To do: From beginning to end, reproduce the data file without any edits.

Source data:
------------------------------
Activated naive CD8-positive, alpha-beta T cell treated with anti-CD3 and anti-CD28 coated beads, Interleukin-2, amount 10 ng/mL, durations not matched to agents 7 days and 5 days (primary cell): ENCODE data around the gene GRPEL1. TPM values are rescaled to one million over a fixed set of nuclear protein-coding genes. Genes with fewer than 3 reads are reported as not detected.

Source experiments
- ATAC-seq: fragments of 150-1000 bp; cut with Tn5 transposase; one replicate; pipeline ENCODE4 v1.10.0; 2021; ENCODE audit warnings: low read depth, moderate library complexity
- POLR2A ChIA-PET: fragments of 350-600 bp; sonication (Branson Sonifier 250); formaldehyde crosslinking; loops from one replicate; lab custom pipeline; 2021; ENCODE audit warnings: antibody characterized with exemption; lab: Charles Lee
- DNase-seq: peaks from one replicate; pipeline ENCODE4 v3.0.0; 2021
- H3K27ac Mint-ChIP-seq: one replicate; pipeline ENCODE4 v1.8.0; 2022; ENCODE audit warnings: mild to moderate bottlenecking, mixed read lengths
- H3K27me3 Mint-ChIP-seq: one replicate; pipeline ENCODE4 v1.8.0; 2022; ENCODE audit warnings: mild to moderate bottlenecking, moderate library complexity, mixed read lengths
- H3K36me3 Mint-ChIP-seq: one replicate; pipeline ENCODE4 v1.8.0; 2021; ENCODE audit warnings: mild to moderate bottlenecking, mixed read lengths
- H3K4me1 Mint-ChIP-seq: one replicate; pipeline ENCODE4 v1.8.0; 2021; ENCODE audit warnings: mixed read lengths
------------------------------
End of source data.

Activated naive CD8-positive, alpha-beta T cell treated with anti-CD3 and anti-CD28 coated beads, Interleukin-2, amount 10 ng/mL, durations not matched to agents 7 days and 5 days (primary cell): ENCODE data around the gene GRPEL1. TPM values are rescaled to one million over a fixed set of nuclear protein-coding genes. Genes with fewer than 3 reads are reported as not detected.

Source experiments
- ATAC-seq: fragments of 150-1000 bp; cut with Tn5 transposase; one replicate; pipeline ENCODE4 v1.10.0; 2021; ENCODE audit warnings: low read depth, moderate library complexity
- POLR2A ChIA-PET: fragments of 350-600 bp; sonication (Branson Sonifier 250); formaldehyde crosslinking; loops from one replicate; lab custom pipeline; 2021; ENCODE audit warnings: antibody characterized with exemption; lab: Charles Lee
- DNase-seq: peaks from one replicate; pipeline ENCODE4 v3.0.0; 2021
- H3K27ac Mint-ChIP-seq: one replicate; pipeline ENCODE4 v1.8.0; 2022; ENCODE audit warnings: mild to moderate bottlenecking, mixed read lengths
- H3K27me3 Mint-ChIP-seq: one replicate; pipeline ENCODE4 v1.8.0; 2022; ENCODE audit warnings: mild to moderate bottlenecking, moderate library complexity, mixed read lengths
- H3K36me3 Mint-ChIP-seq: one replicate; pipeline ENCODE4 v1.8.0; 2021; ENCODE audit warnings: mild to moderate bottlenecking, mixed read lengths
- H3K4me1 Mint-ChIP-seq: one replicate; pipeline ENCODE4 v1.8.0; 2021; ENCODE audit warnings: mixed read lengths